Clarinets and Scramble Bands

The woodwind instruments in a band play a similar role as the brass: they power the melodies and beat, while adding a unique tone that leads to a complete sound. One of the most recognized woodwinds is the clarinet, featured in almost every marching band, including, of course, the Columbia University Marching Band.

The clarinetists of the Columbia University Marching Band at a recent Tax Night.

The clarinet is a woodwind, as sound is produced not be vibrating one’s lips – as is the case with brass instruments – but with a reed attached to the mouthpiece that vibrates as the clarinetist blows into it. This production of sound, using air to produce vibrations through a reed and not the lips, makes woodwinds like the saxophone, flute, and clarinet different from the rest of the band.

The clarinet is known for its amazing range, as it’s able to play over four octives through standard fingering, with more notes possible for more serious players.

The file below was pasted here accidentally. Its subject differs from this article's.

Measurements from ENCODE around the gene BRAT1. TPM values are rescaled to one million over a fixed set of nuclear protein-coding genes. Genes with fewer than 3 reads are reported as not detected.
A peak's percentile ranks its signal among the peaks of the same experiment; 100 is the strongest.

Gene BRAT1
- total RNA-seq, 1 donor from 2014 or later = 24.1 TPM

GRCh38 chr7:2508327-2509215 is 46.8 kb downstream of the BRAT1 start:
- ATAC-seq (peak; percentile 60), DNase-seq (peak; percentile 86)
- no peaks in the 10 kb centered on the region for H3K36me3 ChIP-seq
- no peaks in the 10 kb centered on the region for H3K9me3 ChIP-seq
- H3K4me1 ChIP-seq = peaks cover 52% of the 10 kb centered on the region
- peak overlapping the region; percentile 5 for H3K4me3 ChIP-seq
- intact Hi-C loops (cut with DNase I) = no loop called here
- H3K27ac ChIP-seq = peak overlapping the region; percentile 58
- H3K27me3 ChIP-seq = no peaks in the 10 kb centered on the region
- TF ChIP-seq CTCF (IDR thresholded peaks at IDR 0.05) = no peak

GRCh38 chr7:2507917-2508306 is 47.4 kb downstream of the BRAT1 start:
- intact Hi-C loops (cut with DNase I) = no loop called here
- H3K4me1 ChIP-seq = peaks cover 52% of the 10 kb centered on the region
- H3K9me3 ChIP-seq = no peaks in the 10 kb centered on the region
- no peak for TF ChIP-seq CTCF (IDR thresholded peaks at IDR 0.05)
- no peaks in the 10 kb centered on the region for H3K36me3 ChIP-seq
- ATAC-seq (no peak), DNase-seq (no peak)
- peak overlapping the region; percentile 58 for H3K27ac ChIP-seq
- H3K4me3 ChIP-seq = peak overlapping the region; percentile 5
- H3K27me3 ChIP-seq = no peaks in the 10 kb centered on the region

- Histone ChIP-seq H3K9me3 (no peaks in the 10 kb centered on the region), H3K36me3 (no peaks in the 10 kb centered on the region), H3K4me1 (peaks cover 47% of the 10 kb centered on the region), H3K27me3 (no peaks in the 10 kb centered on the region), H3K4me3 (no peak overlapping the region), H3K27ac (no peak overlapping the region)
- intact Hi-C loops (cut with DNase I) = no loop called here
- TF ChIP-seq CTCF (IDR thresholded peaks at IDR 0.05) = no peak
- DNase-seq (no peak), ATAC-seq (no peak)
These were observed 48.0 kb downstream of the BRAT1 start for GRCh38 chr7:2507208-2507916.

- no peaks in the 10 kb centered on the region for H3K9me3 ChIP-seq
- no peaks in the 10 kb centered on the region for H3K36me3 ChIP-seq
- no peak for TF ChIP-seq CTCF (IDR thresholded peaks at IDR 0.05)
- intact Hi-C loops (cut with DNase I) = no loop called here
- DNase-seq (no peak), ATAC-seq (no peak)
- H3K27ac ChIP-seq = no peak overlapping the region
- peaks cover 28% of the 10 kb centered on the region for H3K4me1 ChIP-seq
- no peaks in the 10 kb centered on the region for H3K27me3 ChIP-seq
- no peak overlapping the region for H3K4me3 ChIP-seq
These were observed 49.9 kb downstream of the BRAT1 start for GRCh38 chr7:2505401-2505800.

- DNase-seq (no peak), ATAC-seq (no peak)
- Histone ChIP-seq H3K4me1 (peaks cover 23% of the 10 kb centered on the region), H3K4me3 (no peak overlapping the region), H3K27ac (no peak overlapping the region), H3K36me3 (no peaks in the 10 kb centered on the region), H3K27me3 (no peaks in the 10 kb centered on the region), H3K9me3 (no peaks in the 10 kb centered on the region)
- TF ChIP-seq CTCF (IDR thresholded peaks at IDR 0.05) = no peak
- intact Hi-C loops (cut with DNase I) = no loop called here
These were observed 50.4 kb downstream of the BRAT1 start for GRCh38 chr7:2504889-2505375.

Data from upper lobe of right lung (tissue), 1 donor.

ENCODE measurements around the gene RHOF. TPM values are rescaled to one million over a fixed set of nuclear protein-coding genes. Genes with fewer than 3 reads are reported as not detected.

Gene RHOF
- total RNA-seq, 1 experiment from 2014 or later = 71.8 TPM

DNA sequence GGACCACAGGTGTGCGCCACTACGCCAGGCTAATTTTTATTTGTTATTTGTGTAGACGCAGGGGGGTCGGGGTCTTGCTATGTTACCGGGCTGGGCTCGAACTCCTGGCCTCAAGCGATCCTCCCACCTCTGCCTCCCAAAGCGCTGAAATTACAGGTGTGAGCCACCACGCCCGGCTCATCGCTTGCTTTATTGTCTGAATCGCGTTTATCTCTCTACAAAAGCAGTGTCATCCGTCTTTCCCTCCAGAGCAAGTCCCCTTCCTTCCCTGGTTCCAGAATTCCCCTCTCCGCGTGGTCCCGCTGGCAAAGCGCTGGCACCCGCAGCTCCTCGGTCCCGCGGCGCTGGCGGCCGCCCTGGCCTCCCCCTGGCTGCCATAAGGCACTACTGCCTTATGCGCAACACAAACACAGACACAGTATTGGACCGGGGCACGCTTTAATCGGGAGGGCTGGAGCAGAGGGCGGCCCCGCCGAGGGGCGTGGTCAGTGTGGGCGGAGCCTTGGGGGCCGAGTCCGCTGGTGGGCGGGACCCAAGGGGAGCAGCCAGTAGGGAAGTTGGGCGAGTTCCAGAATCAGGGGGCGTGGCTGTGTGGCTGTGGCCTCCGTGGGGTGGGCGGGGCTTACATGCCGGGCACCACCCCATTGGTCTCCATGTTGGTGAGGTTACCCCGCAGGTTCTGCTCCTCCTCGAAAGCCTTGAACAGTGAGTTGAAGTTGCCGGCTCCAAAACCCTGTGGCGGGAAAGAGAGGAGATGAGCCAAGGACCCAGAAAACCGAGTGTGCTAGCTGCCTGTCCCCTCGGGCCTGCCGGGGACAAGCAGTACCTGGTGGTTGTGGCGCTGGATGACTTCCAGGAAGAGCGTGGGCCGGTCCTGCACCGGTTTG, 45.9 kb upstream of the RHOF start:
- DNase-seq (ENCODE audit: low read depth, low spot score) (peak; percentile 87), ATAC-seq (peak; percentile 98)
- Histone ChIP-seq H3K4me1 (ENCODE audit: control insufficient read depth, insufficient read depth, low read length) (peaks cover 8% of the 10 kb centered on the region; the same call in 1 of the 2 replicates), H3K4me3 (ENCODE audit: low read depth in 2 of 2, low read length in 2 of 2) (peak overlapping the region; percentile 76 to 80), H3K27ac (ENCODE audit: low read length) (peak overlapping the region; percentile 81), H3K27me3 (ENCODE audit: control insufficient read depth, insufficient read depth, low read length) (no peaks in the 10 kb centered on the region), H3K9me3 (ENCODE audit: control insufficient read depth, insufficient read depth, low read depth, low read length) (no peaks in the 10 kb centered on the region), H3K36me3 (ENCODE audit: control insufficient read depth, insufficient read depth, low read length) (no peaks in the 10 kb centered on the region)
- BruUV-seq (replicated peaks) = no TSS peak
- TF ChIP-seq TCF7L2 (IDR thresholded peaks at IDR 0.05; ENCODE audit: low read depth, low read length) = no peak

Most professional players use clarinets that are made of wood, but many clarinetists who are just starting use more inexpensive, plastic clarinets. The clarinet consists of five pieces that players assemble before playing. The reed is attached to the top piece – the mouthpiece – with a metal ligature that holds the reed over the hole in the mouthpiece so it can vibrate effectively.

The most common clarinet is the b-flat clarinet, which Artie Shaw, Benny Goodman, and Mate Bekavac (see video, above) played, but there are many other kinds of clarinets, including the bass clarinet (which has a deeper, more mellow sound) and the e-flat clarinet (which has a higher, brighter sound).

At most scramble marching band performances you should usually see at least three or four b-flat clarinets (like in the picture above) driving the melody. Although this is obviously a function of the overall size of the band.

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